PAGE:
I would like to disable some power hungry services once I disconnect the power cord. Was thinking of creating a launchd agent that can monitor a file and run a script.

If there are other ways of doing this without purchasing a separate app, that would be OK as well. Although, preferred way would be to do it with existing macOS commands.

  • Which "power hungry services"? Perhaps the problem is "why are these services using a lot of power, and is there a way to fix it?"
    – benwiggy
    Feb 17 at 8:55
  • A cloud backup service that should really be doing its job when it is on AC power rather than when on battery.
    – HanSooloo
    Feb 17 at 19:23

2 Answers 2


You can use system_profiler to get this info.

% system_profiler SPPowerDataType | grep -i “current power source” -B10

You will get the current power source and the relevant details. For example, on my iMac, I get the following:

AC Power:
      System Sleep Timer (Minutes): 45
      Disk Sleep Timer (Minutes): 10
      Display Sleep Timer (Minutes): 10
      Sleep on Power Button: Yes
      Automatic Restart on Power Loss: No
      Wake on LAN: Yes
      AutoPowerOff Delay: 259200
      AutoPowerOff Enabled: 1
      Current Power Source: Yes.      <- This tells you this is the current power source
      DarkWakeBackgroundTasks: 0
      Display Sleep Uses Dim: Yes
      Hibernate Mode: 0
      High Standby Delay: 86400
      PrioritizeNetworkReachabilityOverSleep: 0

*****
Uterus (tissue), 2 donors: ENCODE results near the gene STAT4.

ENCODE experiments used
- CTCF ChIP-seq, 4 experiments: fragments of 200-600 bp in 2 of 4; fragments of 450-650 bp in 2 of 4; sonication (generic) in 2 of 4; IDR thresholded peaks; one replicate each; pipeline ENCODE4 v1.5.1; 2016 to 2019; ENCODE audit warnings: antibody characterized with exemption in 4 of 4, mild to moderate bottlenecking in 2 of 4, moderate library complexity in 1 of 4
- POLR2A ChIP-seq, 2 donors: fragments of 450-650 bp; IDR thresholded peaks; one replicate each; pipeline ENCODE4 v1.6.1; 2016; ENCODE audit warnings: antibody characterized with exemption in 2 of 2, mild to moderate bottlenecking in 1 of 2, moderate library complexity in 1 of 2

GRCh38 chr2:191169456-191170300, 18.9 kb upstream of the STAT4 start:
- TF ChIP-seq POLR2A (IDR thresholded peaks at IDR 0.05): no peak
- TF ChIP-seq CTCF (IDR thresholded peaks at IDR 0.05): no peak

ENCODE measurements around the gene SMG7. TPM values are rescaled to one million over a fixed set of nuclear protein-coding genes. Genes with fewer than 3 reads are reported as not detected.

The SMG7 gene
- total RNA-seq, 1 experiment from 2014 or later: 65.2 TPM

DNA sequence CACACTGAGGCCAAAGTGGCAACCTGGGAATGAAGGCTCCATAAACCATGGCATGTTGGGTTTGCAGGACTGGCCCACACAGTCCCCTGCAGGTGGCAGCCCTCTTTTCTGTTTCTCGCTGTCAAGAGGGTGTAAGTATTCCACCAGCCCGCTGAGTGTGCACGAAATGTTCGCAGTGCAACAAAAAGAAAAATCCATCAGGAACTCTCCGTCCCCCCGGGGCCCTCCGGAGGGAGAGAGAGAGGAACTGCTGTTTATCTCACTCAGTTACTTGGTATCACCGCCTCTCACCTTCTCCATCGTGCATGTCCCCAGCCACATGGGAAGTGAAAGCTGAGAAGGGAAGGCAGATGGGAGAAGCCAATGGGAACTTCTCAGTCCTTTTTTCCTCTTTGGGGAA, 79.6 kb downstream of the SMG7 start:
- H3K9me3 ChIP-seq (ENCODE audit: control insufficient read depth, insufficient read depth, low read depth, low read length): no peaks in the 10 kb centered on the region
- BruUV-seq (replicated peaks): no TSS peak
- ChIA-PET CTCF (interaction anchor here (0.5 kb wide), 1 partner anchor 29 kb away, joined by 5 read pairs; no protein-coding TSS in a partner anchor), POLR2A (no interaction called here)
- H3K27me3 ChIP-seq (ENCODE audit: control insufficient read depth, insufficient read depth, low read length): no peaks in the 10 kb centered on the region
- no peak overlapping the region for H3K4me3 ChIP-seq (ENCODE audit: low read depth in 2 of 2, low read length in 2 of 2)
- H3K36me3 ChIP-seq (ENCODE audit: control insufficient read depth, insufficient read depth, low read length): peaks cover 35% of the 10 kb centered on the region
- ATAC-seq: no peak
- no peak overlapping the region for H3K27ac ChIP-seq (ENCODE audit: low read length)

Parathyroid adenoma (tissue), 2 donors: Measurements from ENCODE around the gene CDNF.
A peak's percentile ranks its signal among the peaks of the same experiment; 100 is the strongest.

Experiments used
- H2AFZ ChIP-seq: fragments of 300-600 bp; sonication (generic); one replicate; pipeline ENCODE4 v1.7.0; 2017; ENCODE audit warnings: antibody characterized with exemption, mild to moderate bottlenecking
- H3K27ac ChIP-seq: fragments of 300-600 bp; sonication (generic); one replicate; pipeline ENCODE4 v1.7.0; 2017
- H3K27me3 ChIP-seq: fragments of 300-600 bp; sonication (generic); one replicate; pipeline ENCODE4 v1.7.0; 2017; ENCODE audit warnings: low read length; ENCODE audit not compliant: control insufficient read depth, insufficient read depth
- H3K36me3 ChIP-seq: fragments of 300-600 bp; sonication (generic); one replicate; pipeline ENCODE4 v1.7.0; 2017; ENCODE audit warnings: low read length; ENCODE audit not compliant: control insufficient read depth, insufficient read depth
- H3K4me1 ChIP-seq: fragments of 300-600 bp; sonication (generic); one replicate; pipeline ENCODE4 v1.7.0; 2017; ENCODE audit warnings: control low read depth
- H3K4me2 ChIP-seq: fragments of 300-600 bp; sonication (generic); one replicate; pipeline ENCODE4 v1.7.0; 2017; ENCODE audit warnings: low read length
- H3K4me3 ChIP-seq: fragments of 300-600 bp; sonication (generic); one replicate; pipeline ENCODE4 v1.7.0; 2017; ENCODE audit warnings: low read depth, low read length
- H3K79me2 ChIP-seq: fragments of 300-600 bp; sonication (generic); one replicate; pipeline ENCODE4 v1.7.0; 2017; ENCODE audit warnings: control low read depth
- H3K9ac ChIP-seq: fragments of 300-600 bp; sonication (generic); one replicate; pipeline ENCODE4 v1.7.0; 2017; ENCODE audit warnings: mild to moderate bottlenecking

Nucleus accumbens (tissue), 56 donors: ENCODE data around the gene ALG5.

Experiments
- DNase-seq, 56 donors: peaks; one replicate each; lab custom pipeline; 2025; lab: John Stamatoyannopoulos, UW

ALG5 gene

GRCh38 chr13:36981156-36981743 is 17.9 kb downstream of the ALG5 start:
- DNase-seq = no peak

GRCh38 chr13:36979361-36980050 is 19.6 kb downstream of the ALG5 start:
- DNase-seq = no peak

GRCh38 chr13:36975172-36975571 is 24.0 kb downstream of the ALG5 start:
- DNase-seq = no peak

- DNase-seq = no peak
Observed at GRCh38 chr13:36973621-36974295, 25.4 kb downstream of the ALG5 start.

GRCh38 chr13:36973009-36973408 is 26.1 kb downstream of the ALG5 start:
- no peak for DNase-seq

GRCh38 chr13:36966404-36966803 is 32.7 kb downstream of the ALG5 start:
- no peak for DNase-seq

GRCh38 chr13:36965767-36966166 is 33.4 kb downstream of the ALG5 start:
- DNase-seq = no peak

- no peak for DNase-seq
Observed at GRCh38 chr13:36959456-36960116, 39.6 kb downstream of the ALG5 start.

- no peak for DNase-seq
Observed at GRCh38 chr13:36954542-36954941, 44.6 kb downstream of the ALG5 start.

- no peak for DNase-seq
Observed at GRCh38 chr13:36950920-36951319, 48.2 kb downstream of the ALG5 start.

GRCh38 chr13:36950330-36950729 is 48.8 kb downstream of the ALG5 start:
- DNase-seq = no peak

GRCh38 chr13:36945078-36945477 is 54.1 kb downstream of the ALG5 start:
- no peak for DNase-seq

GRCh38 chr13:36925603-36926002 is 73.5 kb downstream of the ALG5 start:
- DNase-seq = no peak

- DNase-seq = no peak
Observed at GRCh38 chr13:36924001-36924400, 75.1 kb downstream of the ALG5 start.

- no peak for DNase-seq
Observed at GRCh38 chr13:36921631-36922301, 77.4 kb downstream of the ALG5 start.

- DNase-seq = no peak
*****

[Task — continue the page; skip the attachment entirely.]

Standby Battery Threshold: 50
      Standby Delay: 86400
      Standby Enabled: 1
  • Wondering if there is a way to detect it when it happens, i.e., via a call-back or monitoring a file change. I believe in older macOS versions, a file would change when the power state changed.
    – HanSooloo
    Feb 17 at 19:24
  • You would need a process continually running to detect this.
    – Allan
    Feb 17 at 19:36

To get notifications about power source changes, see IOPowerSources.h and the kIOPSNotifyPowerSource notification:


C-string key for a notification of changes to the active power source.

Use this notification to discover when the active power source changes from AC power (unlimited/wall power), to Battery Power or UPS Power (limited power). IOKit will not deliver this notification when a battery's time remaining changes, only when the active power source changes. This makes it a more effiicent choice for clients only interested in differentiating AC vs Battery.

Third Party: Power Manager

Power Manager can run a script when switching to battery power. Use the built-in task Run a script on switch to battery to create the event:

Power Manager on macOS

Power Manager is a commercial product which I work on. Feel free to get in touch and ask technical questions about how it works.

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